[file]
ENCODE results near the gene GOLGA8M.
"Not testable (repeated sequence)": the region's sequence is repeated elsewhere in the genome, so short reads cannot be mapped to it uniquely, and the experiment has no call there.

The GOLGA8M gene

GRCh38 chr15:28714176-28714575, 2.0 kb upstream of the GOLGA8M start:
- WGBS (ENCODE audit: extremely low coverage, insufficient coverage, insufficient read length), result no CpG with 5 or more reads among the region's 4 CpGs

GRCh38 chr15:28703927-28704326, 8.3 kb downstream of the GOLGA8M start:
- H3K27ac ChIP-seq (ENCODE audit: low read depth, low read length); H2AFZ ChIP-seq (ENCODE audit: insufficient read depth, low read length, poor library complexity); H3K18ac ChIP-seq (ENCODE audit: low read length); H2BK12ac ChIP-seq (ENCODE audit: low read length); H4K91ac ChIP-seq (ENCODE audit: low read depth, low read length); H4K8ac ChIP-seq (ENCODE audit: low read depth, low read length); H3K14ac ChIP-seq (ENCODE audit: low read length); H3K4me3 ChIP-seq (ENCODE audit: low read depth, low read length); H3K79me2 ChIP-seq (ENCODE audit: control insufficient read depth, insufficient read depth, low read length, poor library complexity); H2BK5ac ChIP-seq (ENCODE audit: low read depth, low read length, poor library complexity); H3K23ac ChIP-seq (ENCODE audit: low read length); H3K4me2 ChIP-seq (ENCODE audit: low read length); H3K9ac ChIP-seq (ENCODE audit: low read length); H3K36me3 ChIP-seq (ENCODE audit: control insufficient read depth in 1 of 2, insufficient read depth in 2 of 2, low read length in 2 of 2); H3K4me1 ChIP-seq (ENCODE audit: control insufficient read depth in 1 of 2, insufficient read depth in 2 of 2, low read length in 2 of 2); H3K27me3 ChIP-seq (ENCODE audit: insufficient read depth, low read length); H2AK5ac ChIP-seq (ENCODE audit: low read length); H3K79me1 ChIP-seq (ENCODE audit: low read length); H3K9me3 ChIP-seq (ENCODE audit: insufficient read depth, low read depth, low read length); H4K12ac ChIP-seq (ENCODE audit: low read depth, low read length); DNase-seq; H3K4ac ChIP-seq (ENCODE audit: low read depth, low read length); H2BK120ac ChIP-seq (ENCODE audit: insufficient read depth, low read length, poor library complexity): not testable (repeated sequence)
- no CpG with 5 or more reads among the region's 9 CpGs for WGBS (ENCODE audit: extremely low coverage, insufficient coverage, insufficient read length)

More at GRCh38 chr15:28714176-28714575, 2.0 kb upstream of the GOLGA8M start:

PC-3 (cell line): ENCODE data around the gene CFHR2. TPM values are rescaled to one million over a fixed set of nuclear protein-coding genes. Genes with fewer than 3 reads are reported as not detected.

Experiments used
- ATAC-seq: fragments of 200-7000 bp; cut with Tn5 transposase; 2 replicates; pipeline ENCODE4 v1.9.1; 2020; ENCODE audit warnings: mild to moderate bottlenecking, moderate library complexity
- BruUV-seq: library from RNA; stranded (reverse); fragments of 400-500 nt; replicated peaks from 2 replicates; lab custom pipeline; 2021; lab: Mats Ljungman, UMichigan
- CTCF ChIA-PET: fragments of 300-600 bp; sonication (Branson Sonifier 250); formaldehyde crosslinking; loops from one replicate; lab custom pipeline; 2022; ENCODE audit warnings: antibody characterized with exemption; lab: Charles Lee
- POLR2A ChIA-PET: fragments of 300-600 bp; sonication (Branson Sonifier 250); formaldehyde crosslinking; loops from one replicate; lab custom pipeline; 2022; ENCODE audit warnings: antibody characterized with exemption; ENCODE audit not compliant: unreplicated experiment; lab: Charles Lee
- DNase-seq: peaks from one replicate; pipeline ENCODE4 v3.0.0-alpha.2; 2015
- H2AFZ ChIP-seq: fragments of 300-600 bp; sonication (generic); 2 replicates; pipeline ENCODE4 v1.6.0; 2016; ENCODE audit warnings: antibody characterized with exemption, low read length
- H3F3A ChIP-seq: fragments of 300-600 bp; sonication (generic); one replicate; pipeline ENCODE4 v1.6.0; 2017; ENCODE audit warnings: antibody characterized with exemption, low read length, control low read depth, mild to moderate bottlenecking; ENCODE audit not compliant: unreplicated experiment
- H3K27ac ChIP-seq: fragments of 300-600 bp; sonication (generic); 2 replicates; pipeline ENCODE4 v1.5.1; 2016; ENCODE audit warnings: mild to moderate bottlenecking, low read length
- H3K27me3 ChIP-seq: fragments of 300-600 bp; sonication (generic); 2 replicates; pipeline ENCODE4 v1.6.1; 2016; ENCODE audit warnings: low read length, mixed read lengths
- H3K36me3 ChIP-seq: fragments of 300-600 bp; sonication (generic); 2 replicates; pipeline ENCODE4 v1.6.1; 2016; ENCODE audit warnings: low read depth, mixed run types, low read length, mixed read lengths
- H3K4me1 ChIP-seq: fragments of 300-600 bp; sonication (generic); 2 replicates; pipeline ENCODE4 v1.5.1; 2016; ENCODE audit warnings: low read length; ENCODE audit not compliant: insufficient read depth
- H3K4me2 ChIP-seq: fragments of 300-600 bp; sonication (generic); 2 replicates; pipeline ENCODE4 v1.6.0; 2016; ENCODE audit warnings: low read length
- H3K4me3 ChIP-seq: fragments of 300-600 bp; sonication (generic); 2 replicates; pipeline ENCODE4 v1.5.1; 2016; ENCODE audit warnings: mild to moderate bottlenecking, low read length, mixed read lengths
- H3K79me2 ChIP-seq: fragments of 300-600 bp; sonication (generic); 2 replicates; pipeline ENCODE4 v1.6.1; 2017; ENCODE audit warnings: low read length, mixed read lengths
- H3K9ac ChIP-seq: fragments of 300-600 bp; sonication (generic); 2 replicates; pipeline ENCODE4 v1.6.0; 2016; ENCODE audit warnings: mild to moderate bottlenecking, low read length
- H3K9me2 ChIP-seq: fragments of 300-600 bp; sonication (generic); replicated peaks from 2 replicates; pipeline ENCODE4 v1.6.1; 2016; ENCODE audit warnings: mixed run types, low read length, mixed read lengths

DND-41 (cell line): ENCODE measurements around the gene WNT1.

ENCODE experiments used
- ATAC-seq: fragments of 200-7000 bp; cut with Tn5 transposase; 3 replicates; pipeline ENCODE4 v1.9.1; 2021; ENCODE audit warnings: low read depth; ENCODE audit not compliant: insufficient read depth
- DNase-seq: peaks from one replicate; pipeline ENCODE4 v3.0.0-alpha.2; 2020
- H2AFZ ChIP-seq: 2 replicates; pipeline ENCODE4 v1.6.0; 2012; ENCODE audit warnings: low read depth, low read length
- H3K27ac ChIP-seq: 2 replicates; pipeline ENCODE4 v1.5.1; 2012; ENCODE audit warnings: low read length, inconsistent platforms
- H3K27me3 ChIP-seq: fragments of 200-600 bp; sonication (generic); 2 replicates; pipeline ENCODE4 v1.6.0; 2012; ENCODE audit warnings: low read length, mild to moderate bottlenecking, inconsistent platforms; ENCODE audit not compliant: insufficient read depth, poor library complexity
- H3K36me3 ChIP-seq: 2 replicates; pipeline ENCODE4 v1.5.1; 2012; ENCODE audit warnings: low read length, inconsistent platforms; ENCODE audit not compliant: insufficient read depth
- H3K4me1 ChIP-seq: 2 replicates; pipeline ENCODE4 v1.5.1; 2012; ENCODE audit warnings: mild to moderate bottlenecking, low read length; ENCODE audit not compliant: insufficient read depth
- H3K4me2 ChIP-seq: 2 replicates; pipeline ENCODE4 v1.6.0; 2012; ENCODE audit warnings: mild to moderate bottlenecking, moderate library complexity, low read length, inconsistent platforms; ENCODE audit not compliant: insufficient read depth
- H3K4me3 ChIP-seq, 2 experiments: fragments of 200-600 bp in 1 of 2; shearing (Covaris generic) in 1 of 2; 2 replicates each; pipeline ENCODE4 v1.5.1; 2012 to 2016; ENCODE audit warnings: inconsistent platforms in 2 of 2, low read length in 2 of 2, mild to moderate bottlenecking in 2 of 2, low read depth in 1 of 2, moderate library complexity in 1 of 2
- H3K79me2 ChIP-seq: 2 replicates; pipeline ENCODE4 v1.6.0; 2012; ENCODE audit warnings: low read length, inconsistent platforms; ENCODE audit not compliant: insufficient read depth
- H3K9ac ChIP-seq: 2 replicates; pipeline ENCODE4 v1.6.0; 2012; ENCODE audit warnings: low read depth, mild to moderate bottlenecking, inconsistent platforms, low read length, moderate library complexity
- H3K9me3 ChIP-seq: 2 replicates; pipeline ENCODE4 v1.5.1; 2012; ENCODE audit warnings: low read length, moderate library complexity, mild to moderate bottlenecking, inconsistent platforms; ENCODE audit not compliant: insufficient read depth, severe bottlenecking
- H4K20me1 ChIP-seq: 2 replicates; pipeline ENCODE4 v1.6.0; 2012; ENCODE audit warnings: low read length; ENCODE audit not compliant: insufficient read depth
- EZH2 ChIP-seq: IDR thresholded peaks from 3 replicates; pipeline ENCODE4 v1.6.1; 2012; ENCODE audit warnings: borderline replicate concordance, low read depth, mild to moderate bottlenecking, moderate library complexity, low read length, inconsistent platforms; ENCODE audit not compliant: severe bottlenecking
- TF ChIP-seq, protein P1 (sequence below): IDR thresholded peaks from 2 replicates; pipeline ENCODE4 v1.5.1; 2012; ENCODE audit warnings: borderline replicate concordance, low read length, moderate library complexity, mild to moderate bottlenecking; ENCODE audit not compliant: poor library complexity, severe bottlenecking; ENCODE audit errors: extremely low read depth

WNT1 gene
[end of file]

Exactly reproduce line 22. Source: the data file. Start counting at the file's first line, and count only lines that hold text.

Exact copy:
- H3K4me1 ChIP-seq: fragments of 300-600 bp; sonication (generic); 2 replicates; pipeline ENCODE4 v1.5.1; 2016; ENCODE audit warnings: low read length; ENCODE audit not compliant: insufficient read depth